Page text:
We want to help you make more informed decisions. Some links on this page — clearly marked — may take you to a partner website and may result in us earning a referral commission. For more information, see How We Make Money.
During a moment of mounting financial anxiety for many of us, one of the best debt management tools has suddenly become scarce.
Where have all the balance transfer deals gone?
Credit card issuers including Chase and American Express have scaled back or completely eliminated the opportunities that make balance transfer cards helpful for paying off debt, like zero-interest introductory periods.
“Balance transfer cards are a great way to save money, but they’ve become a lot harder to get these days,” says Ted Rossman, an industry analyst at CreditCards.com.
Lenders are being pickier about who they make these offers to, Rossman says, showing preference for customers with higher credit scores and other qualifications, such as steady income and a low credit utilization ratio.
But if you can get your hands on a balance transfer card, it can be part of a smart debt payoff strategy. “Balance transfers can be a huge way to save on interest,” Rossman says. “The average credit card rate is 16%. But many people are paying even more, sometimes even 30%.”
If you need months to pay off high-interest debt and have good enough credit to qualify, here’s how to do a balance transfer, in five steps:
- See if a Balance Transfer Makes Sense for You
- Make a Debt Payoff Plan
- Research Balance Transfer Offers
- Apply for a Balance Transfer Credit Card
- Request a Balance Transfer
1. See if a Balance Transfer Makes Sense for You
Review your current financial situation before making any major decisions. If you’re considering a balance transfer card, go over your current credit card balances and interest rates first. It’ll help you determine what’s the appropriate amount to transfer to another credit card.
Before you apply, you’ll want to take a hard look at your debts and finances to figure out how long of a balance transfer introductory period you’ll need for repayment.
2. Make a Debt Payoff Plan
If the card you picked has a balance transfer fee, you should calculate how much it will cost to make the transfer and compare that figure to how much you may save on interest during the introductory period. By comparing the two, you’ll be able to see if applying for a balance transfer card actually saves you money.
Then figure out how long of an introductory period you’ll need for repayment. Calculate your debt balance after transfer fees are added, and divide by the number of months of the introductory period. Can you contribute that amount to paying off your debt each month? The best way to use a 0% APR offer is to stick to a plan where you pay off your balance before the promotional offer expires.
3. Research Balance Transfer Offers
Once you’ve figured out how much time you’ll need, you can start researching balance transfer offers and make a list of those that fit your needs. There are certain things to consider when comparing balance transfer cards such as:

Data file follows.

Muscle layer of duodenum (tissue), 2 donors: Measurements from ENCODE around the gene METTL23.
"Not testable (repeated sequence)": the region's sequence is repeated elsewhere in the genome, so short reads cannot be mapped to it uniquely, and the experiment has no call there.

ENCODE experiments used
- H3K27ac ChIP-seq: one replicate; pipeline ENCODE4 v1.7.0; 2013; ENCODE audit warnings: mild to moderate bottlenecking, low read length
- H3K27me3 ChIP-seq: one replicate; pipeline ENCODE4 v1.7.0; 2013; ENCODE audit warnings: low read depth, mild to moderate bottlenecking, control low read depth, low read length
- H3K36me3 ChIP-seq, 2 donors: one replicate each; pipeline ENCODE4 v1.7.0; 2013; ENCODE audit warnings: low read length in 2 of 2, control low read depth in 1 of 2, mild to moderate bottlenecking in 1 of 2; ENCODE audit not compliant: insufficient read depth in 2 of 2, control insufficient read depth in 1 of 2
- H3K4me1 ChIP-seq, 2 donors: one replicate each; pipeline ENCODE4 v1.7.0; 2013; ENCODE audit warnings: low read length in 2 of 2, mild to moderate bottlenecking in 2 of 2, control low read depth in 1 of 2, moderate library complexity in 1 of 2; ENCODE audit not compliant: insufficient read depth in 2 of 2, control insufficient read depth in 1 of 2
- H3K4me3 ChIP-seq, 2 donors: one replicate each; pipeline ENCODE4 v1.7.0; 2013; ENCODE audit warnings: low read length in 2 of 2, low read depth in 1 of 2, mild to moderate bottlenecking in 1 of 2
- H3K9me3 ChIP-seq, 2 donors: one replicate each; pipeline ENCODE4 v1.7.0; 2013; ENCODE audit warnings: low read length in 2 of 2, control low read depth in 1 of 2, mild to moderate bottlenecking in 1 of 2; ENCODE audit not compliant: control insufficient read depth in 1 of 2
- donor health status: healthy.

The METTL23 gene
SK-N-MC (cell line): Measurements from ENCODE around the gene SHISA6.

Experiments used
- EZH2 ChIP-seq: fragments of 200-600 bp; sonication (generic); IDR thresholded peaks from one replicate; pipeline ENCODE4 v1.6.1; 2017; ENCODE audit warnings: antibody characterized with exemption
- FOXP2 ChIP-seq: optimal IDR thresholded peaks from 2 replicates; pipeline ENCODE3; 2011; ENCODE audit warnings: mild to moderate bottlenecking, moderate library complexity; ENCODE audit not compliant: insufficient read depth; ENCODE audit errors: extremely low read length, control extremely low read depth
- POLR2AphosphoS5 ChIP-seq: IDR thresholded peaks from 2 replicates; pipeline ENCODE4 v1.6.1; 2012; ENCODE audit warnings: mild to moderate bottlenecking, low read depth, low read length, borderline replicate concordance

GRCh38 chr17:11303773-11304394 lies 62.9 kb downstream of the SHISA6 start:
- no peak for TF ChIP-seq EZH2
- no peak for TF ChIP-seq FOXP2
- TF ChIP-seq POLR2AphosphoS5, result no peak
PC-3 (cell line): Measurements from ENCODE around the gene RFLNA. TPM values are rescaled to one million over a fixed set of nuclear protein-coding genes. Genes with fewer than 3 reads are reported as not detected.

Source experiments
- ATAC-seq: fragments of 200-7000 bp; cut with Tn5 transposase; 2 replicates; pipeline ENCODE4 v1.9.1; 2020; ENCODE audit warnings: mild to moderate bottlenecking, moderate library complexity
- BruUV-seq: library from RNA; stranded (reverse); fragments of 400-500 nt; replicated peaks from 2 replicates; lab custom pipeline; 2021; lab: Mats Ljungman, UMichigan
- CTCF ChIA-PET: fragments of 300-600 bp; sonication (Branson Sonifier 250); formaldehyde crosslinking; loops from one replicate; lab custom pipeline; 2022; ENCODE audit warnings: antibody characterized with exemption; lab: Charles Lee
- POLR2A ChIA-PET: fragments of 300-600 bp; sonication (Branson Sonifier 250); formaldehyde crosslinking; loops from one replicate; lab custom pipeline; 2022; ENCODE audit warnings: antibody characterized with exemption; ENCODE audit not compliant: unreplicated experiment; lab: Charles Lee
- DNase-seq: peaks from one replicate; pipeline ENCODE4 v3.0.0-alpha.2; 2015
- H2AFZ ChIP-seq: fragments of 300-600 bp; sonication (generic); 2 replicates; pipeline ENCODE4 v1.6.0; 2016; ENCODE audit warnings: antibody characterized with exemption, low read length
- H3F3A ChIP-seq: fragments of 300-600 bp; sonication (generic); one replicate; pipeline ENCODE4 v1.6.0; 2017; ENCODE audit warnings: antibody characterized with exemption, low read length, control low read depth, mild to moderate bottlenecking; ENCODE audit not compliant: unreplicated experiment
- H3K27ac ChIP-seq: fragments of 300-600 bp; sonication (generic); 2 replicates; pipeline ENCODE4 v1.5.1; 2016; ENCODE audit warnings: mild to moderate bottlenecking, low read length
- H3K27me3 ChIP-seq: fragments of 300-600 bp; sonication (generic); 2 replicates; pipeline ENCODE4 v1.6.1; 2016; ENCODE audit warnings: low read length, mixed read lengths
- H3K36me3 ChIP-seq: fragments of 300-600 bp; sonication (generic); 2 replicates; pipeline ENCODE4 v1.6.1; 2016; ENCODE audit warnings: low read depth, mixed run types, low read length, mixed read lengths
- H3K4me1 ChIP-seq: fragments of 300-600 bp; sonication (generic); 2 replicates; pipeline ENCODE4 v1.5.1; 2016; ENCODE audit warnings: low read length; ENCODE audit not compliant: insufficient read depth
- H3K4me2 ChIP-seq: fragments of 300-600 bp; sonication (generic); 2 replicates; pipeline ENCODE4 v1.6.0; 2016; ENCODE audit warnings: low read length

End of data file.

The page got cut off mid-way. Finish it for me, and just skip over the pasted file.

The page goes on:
- Length of the introductory period
- Balance transfer fee, which usually ranges from 2% to 5%.
- APR that kicks in after the introductory period
- Any unusual limits or restrictions. For example, most banks don’t allow you to transfer balances between any cards you already have with them.
- Any strict penalties. For example, some cards will end the introductory period and hike your interest rate if you make a late payment.
Applying for just one credit card, let alone multiple, can temporarily lower your credit score. You should only apply for a balance transfer card if you believe your odds of getting approved are high. Your credit score should be at least above 700 before you consider applying for a balance transfer card. (Here’s how to check your credit score.)
4. Apply for a Balance Transfer Credit Card
Once you’ve done your research and figured out which balance transfer card is best for you, you can apply online. You’ll have to provide information on the application, such as your address, date of birth, and Social Security number.
It’s a waiting game after you’ve submitted your application. Sometimes, it only takes a few days to hear a response back from an issuer. And sometimes, it can take a few weeks. If you’re rejected, don’t take it personally. Many banks are tightening their lending standards during the coronavirus pandemic. If you are approved for the balance transfer card, you can proceed with the next steps to transfer the balance.
5. Request a Balance Transfer
Typically, you’ll have to contact your new credit card company to initiate a balance transfer request. You can make the request either over the phone or online.
The new issuer will ask you for your account numbers from your previous cards and how much of your balance you’ll want to transfer. It could take several days or possibly weeks to complete the balance transfer request, so you should keep making payments on your old card until you get confirmation the transfer was successful.
And act quickly—most cards will only give you a short window of time to make the transfer before interest kicks in again.